1. The plaintiff of the Court of first instance is the appellant in this Court. She brought, as a purchaser of the equity of redemption, a suit for redemption of a mortgage alleged to have been executed in 1843. The suit succeeded in the Court of first instance but the learned District Judge on appeal dismissed it. He came to two conclusions, viz., the appellant had failed to prove that she had any subsisting title to the property at the date of the suit and that the suit was barred by time. In appeal, it is contended that both the findings are incorrect. The learned Counsel for the respondent urged that the finding as to title was a finding of fact and was binding on this Court. On the question whether the finding of the learned Judge was a finding of fact, the argument of the learned Counsel for the appellant was that the facts were all admitted, the interpretation of the documents was all admitted, but the argument of the learned Judge was faulty and it was open to this Court to see where the fallacy of the argument of the learned Judge lay and then it was further open to this Court to consider the case on the merits. In order to appreciate this argument it was necessary to go into the evidence which was practically entirely documentary. I have examined the entire evidence and that evidence stands as follows : It appears that there were two brothers Asalat Khan and Karim Bakhsh, each of the brothers owning a 10 biswas share in a certain village. This was in 1806. As I have said the mortgage was executed in 1843. It appears that the factum of the mortgage was found established by the Court of first instance and the question was not raised again before the learned District Judge. Then we find that by 1855 the property of the brothers had been alienated. Karim Bakhsh had mortgaged 5 biswas to one Chittar Mal and 5 biswas to one Abdullah. Out of the share of Asalat Khan 71/2% biswas had been purchased by Abdullah and Abdullah had taken a mortgage of the remaining 21/2 biswas. It is this mortgage of 21/2 biswas that is sought to be redeemed. Then we find that Abdullah's son Abdul Latif joined the mutineers and his property was confiscated. In 1861 his property was sold and was purchased by the respondent's ancestor. This property was described as 8 biswas proprietary rights and 6 biswas mortgagee rights. It will be noticed that a certain change had taken place between. 1855 and 1861 when the auction sale was held. In 1855 Abdullah had proprietary rights in 71/2 biswas and mortgagee rights in 71/2 biswas. In 1861 he had only 14 biswas in all, viz., 8 biswas in proprietary rights and 6 biswas as a mortgagee. Then it appears that in the khewat of 1861 which is to be found in the wajib-ul-arz of that year dated the 10th of October, 1861, the property was recorded as follows : Descendants of Karim Bakhsh's mortgagors of 41/2 biswas, the same property being held by Harsukh Rai (the ancestor of the respondent) as mortgagee. Harsukh Rai proprietor of 91/2 biswas. It was stated that out of these 9J biswas he had purchased 8 biswas belonging to Abdul Latif and he had purchased 1J biswas from Karim Bakhgh's descendants, Chittar Mal was shown as the mortgagee of 6 biswas being the property of Karim Bakhsh's descendants. It will be noticed that no names of descendants of Asalat Khan ever appeared in the wajib-ul-arz and khewat of the 10th of October, 1861. Further, we find that Fatehyab, son of Asalat, protested against this entry and made an application for correction of the khewat. His contention was that his name should have been recorded as a mortgagor of 21/2 biswas. His application was dismissed, we do not know for what reasons, on the 20th of January, 1862. Fatehyab lived up to the year 1921, but it does not appear that he ever stirred himself to obtain a correction of the khewat. It was on his death that his descendants sold the property to the appellant. On all this evidence the learned Judge came to the conclusion that the appellant had failed to prove that she or her predecessor had any title in the 21/2 biswas left in them.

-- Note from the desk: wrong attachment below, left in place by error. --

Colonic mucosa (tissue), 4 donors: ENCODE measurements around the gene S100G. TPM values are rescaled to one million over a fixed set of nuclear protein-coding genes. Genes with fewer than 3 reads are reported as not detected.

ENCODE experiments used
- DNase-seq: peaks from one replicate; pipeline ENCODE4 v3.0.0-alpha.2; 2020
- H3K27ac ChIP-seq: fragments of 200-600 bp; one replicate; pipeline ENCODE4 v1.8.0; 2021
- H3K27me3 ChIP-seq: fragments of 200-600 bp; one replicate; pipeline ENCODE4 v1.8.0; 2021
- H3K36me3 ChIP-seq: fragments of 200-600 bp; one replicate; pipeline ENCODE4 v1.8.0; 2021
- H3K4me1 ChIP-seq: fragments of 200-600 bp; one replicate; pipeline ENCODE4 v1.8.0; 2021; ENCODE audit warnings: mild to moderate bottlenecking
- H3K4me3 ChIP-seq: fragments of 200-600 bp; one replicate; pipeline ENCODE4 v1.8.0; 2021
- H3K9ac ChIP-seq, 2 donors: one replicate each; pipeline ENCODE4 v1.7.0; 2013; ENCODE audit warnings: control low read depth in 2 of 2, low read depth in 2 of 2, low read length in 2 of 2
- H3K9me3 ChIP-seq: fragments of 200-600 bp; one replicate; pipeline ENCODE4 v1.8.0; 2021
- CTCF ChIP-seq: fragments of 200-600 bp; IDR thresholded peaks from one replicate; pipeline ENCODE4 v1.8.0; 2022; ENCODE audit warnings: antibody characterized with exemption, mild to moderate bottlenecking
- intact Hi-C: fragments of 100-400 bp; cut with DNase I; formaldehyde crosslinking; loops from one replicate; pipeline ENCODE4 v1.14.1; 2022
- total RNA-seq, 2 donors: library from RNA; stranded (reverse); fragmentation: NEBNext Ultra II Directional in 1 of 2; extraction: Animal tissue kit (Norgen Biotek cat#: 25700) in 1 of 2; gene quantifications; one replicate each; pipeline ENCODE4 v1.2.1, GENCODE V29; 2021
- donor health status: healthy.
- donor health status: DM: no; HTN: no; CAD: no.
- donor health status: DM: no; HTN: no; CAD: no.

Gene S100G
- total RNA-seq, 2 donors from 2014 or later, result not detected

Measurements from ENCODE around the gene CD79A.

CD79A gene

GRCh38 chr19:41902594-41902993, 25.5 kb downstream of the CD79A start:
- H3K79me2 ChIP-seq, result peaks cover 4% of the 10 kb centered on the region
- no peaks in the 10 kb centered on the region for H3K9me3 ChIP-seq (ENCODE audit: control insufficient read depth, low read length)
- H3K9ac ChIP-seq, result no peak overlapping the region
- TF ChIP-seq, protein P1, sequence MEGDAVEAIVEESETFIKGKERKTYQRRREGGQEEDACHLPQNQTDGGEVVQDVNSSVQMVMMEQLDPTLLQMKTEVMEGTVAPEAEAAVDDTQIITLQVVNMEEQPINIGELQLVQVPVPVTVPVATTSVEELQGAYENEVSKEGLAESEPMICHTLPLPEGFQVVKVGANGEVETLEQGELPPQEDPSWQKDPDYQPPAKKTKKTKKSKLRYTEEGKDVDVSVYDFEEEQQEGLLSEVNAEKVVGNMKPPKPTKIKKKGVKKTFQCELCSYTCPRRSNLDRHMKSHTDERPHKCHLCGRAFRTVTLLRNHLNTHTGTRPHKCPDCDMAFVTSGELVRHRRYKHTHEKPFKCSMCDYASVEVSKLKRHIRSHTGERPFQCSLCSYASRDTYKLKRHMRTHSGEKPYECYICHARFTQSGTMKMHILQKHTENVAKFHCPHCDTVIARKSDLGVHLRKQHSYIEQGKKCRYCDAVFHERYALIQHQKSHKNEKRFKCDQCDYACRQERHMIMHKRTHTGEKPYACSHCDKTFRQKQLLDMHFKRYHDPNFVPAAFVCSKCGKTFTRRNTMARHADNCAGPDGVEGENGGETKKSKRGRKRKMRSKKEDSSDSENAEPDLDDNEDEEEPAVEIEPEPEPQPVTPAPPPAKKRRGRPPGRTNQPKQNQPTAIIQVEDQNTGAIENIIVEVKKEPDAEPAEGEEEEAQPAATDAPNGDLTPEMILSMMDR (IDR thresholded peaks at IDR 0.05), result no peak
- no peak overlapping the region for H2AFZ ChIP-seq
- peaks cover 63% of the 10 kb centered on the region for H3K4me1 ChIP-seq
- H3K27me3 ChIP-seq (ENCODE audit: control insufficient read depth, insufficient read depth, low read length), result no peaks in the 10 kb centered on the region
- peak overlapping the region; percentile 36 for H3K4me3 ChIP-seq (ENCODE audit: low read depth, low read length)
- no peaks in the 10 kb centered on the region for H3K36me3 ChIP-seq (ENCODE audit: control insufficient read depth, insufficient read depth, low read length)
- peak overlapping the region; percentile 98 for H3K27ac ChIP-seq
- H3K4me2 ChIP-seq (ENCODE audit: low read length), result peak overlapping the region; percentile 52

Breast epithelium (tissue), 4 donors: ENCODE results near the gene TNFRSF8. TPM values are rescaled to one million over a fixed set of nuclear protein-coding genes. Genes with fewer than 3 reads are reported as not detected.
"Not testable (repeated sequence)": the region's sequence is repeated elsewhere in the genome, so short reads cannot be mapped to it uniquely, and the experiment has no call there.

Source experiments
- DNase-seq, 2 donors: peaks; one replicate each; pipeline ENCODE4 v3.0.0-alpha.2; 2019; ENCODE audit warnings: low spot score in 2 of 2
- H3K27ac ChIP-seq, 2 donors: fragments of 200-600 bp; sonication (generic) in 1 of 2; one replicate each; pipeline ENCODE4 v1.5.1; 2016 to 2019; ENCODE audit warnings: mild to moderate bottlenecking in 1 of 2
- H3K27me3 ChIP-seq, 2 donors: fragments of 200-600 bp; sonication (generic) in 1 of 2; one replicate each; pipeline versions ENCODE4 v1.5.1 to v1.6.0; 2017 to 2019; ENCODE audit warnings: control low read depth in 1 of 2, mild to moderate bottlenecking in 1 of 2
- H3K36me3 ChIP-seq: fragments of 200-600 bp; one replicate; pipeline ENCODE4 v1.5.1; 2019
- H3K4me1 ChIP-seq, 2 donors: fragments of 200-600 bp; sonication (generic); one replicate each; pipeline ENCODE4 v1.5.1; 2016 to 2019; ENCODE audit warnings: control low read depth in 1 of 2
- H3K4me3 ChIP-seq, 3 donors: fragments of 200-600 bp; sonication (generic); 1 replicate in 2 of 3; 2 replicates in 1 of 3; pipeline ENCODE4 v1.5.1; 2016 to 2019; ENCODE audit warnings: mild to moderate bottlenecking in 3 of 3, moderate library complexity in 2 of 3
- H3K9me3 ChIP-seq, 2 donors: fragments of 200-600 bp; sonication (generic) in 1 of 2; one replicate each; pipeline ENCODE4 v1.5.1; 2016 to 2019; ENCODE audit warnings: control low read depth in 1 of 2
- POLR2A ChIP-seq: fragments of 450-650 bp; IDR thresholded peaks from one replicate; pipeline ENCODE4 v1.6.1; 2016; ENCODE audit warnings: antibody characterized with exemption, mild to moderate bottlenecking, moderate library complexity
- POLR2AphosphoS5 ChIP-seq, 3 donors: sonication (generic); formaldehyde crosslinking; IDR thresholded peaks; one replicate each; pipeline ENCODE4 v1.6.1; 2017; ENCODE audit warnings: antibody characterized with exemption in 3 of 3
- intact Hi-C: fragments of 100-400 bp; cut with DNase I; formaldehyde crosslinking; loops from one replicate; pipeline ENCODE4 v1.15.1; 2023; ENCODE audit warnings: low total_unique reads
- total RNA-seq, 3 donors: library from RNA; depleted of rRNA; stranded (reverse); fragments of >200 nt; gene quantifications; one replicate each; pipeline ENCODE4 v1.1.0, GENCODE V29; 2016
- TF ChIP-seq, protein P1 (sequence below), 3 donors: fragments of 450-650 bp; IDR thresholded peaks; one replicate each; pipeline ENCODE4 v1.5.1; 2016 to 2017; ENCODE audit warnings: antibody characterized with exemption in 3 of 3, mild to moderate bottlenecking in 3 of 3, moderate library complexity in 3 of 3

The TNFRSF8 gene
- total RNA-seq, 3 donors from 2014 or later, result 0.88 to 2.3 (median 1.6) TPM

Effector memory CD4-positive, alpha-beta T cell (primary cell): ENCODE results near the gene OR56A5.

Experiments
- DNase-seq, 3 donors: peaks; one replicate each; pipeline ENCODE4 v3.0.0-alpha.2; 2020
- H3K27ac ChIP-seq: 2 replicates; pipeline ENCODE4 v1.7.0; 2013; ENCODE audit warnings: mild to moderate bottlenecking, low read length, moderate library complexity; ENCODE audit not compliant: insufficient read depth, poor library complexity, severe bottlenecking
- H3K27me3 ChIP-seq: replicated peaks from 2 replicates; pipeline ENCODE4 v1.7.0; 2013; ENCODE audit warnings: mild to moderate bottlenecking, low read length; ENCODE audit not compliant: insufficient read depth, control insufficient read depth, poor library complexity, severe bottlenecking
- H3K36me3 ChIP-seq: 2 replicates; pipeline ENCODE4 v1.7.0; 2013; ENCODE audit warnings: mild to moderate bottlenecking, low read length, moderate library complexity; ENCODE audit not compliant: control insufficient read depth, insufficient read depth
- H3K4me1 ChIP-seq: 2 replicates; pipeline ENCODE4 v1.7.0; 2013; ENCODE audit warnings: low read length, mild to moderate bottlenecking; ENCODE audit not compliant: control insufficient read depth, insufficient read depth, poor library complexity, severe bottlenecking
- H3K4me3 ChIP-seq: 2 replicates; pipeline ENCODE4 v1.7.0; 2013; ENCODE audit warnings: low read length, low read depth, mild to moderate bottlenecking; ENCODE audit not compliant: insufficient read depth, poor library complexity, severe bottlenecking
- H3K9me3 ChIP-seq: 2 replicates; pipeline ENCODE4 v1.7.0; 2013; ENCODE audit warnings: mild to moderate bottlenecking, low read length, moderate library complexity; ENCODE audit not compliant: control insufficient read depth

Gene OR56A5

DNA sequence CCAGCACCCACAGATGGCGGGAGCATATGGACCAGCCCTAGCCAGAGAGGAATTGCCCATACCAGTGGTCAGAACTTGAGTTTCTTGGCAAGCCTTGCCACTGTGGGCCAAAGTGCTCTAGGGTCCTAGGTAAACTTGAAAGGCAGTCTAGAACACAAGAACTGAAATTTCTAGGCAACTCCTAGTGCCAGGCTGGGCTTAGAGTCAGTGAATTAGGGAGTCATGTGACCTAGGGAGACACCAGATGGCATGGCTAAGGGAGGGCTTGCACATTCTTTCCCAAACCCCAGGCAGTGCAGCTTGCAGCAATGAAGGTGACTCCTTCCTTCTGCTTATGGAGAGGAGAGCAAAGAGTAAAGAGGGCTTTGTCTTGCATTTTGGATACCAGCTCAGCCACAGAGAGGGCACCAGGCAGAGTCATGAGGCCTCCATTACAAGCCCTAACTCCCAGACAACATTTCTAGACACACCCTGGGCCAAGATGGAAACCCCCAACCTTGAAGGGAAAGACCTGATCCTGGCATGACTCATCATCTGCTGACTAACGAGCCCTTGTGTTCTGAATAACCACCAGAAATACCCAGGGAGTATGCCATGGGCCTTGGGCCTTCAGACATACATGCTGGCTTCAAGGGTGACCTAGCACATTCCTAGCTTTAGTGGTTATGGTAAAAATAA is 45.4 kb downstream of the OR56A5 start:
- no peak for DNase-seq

2. The learned Counsel for the appellant has contended that the mortgagee was put in possession of property and the mortgagee, was bound to hand over that property to the descendants of the mortgagor and it was for him, viz., for the mortgagee to account for the loss of title in the mortgagor. There can be no doubt that there is a good deal of force in this argument. Abstractly speaking this argument is sound. But we have to look at the argument in the light of the circumstances of the case. We see that between 1855 and 1861, vis., within the space of six years, a decided change had taken place in the entry in the khewat and that change was to the detriment of Fatehyab a descendant of Asalat Khan. Fatehyab became aware of that change and he took steps to have an alleged error remedied. He failed. But he never took steps by way of a suit in the civil Court or elsewhere to have the error corrected. The question then is whether under the circumstances the Court below was justified in saying that after the lapse of 60 years, that is after the entry of 1861 had been allowed to stand for over 60 years, the plaintiff can say that her or her predecessor's title still subsists. Many things may have happened between 1855 and 1861 to justify the entries made in the later year. In my opinion the inference to be drawn is an inference of fact from admitted entries in documents and it cannot be said that that inference is perverse or illegitimate. It is not necessary for me to express my own opinion on the point. I do think that the Judge's finding as to want of title in the appellant is a finding of fact and that finding is binding on this Court.